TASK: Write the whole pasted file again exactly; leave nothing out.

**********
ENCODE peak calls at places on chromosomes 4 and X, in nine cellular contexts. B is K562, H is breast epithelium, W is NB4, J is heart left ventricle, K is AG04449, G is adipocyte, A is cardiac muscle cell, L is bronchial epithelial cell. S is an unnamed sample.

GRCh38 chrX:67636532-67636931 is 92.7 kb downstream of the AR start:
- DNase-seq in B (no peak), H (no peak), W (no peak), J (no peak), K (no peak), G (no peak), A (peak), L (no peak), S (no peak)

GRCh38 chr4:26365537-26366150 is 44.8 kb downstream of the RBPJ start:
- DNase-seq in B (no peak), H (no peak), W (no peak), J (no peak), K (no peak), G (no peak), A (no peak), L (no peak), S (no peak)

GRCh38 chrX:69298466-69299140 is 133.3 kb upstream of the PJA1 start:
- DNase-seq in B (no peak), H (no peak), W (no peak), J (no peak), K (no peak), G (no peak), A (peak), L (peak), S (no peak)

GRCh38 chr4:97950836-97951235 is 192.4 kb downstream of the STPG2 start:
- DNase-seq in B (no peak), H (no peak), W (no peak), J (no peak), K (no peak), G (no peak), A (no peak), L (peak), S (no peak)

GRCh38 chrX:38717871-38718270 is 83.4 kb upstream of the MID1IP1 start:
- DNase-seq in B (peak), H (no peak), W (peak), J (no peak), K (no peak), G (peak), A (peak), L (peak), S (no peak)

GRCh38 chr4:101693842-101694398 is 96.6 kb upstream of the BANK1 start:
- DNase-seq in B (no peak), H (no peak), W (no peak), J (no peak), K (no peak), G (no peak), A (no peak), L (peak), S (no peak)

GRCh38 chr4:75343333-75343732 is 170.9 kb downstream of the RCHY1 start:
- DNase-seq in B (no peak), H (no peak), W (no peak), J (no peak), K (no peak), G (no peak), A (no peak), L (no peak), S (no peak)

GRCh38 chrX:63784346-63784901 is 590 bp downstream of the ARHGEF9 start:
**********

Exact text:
ENCODE peak calls at places on chromosomes 4 and X, in nine cellular contexts. B is K562, H is breast epithelium, W is NB4, J is heart left ventricle, K is AG04449, G is adipocyte, A is cardiac muscle cell, L is bronchial epithelial cell. S is an unnamed sample.

GRCh38 chrX:67636532-67636931 is 92.7 kb downstream of the AR start:
- DNase-seq in B (no peak), H (no peak), W (no peak), J (no peak), K (no peak), G (no peak), A (peak), L (no peak), S (no peak)

GRCh38 chr4:26365537-26366150 is 44.8 kb downstream of the RBPJ start:
- DNase-seq in B (no peak), H (no peak), W (no peak), J (no peak), K (no peak), G (no peak), A (no peak), L (no peak), S (no peak)

GRCh38 chrX:69298466-69299140 is 133.3 kb upstream of the PJA1 start:
- DNase-seq in B (no peak), H (no peak), W (no peak), J (no peak), K (no peak), G (no peak), A (peak), L (peak), S (no peak)

GRCh38 chr4:97950836-97951235 is 192.4 kb downstream of the STPG2 start:
- DNase-seq in B (no peak), H (no peak), W (no peak), J (no peak), K (no peak), G (no peak), A (no peak), L (peak), S (no peak)

GRCh38 chrX:38717871-38718270 is 83.4 kb upstream of the MID1IP1 start:
- DNase-seq in B (peak), H (no peak), W (peak), J (no peak), K (no peak), G (peak), A (peak), L (peak), S (no peak)

GRCh38 chr4:101693842-101694398 is 96.6 kb upstream of the BANK1 start:
- DNase-seq in B (no peak), H (no peak), W (no peak), J (no peak), K (no peak), G (no peak), A (no peak), L (peak), S (no peak)

GRCh38 chr4:75343333-75343732 is 170.9 kb downstream of the RCHY1 start:
- DNase-seq in B (no peak), H (no peak), W (no peak), J (no peak), K (no peak), G (no peak), A (no peak), L (no peak), S (no peak)

GRCh38 chrX:63784346-63784901 is 590 bp downstream of the ARHGEF9 start: